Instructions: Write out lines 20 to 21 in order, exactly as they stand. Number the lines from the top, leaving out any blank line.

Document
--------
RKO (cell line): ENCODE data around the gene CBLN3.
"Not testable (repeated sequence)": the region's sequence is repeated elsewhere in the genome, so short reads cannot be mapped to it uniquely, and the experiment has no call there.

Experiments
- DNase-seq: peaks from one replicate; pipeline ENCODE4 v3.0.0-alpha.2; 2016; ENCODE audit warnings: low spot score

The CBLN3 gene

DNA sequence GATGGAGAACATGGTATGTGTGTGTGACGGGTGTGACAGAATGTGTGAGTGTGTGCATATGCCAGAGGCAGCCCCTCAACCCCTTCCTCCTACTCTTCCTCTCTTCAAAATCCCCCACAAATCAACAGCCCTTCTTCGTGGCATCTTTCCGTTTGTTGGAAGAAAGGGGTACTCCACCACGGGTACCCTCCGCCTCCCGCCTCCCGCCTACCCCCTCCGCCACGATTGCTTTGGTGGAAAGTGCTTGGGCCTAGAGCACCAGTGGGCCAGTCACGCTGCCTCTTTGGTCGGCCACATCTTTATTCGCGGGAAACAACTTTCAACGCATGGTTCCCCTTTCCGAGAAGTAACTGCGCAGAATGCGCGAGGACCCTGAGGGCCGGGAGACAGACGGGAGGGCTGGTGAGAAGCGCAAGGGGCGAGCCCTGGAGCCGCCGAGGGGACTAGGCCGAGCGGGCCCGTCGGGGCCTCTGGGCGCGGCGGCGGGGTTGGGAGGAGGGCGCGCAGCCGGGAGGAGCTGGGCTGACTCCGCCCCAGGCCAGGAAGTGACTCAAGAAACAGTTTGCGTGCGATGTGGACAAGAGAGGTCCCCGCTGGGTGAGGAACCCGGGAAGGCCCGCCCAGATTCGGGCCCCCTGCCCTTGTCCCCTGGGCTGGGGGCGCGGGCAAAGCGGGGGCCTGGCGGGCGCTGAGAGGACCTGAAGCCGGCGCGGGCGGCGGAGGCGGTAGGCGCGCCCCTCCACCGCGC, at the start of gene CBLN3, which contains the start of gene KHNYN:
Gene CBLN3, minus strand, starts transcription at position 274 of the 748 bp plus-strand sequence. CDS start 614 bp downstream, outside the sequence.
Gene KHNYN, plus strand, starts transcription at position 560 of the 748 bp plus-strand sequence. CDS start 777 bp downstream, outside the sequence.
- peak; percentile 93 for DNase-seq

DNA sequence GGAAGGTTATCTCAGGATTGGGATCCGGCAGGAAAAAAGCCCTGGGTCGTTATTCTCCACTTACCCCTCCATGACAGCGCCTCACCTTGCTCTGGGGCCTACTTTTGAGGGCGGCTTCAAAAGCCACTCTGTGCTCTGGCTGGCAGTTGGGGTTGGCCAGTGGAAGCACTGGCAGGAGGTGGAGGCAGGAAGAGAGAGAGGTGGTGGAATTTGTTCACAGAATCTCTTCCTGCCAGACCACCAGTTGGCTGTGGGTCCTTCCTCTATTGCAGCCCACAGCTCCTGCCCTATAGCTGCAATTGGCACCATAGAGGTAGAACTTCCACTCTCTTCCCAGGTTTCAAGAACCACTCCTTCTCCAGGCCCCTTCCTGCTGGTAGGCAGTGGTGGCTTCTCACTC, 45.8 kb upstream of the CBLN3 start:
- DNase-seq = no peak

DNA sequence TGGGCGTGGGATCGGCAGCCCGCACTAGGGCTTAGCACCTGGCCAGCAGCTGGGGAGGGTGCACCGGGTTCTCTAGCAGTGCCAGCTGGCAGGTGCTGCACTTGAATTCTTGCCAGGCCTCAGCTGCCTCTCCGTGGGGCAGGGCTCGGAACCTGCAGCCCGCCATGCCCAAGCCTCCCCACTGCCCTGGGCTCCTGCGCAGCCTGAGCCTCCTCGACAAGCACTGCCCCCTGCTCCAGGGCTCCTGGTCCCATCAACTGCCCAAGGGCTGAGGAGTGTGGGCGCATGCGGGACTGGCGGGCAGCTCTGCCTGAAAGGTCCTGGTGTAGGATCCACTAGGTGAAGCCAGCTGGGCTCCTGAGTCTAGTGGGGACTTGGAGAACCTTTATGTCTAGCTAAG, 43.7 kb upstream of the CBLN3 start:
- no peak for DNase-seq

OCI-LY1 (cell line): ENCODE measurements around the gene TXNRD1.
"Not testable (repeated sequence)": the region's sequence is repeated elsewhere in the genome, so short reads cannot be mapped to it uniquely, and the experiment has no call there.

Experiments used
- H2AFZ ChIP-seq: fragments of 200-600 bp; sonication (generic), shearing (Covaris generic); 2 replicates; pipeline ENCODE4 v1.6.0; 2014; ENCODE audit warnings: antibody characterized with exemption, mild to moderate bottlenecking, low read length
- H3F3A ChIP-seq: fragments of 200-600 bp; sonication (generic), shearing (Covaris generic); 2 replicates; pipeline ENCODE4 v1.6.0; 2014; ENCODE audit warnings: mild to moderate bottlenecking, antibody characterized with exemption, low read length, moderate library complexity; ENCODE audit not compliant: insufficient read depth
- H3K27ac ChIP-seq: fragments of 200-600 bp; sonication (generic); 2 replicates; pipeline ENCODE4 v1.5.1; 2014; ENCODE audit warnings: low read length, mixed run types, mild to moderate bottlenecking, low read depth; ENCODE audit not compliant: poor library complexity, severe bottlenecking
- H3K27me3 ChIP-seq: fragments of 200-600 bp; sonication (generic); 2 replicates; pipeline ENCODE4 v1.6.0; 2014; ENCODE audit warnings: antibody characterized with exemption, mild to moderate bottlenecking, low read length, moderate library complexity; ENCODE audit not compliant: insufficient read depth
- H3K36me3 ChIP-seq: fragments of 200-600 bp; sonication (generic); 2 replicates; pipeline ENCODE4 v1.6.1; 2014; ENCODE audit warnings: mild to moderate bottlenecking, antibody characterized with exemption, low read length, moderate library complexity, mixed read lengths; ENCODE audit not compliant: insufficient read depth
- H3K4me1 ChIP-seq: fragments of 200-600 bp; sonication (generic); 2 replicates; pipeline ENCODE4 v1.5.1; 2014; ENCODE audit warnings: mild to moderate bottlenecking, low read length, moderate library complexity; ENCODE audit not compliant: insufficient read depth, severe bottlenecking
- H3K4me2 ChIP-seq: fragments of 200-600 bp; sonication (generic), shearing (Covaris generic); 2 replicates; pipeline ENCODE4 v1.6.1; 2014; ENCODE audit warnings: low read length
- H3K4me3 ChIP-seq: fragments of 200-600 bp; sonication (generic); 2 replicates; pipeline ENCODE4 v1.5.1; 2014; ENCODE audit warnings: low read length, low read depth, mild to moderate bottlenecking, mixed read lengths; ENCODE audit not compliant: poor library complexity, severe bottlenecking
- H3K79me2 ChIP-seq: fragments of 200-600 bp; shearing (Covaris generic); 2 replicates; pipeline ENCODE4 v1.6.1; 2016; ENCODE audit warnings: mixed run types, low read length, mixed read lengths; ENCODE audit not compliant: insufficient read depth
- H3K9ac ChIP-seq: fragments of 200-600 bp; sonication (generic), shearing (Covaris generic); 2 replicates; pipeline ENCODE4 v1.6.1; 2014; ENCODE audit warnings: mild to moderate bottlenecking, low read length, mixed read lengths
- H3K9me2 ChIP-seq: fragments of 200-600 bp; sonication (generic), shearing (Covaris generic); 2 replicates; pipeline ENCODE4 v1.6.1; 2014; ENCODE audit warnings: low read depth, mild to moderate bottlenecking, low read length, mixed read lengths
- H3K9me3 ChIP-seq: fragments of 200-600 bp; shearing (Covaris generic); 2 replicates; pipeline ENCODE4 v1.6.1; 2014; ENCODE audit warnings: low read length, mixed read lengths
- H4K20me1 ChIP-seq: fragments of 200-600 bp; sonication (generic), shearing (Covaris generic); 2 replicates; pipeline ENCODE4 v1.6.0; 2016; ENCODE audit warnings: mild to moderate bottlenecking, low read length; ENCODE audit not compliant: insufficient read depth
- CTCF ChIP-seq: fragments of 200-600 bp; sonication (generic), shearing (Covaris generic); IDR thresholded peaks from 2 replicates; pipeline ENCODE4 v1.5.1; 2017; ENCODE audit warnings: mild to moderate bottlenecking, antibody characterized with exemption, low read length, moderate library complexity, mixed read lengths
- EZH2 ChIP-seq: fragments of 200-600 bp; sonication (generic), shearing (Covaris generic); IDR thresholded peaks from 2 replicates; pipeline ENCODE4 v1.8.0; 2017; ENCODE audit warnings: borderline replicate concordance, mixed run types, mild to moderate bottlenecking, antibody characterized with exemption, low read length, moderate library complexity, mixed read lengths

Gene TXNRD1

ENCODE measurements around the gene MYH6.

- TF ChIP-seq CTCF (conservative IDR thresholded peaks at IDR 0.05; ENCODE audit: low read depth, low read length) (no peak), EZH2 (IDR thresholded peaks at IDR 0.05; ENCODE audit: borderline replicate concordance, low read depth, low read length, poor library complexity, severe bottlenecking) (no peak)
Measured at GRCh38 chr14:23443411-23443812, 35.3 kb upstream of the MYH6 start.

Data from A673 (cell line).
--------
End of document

- H3K27me3 ChIP-seq: fragments of 200-600 bp; sonication (generic); 2 replicates; pipeline ENCODE4 v1.6.0; 2014; ENCODE audit warnings: antibody characterized with exemption, mild to moderate bottlenecking, low read length, moderate library complexity; ENCODE audit not compliant: insufficient read depth
- H3K36me3 ChIP-seq: fragments of 200-600 bp; sonication (generic); 2 replicates; pipeline ENCODE4 v1.6.1; 2014; ENCODE audit warnings: mild to moderate bottlenecking, antibody characterized with exemption, low read length, moderate library complexity, mixed read lengths; ENCODE audit not compliant: insufficient read depth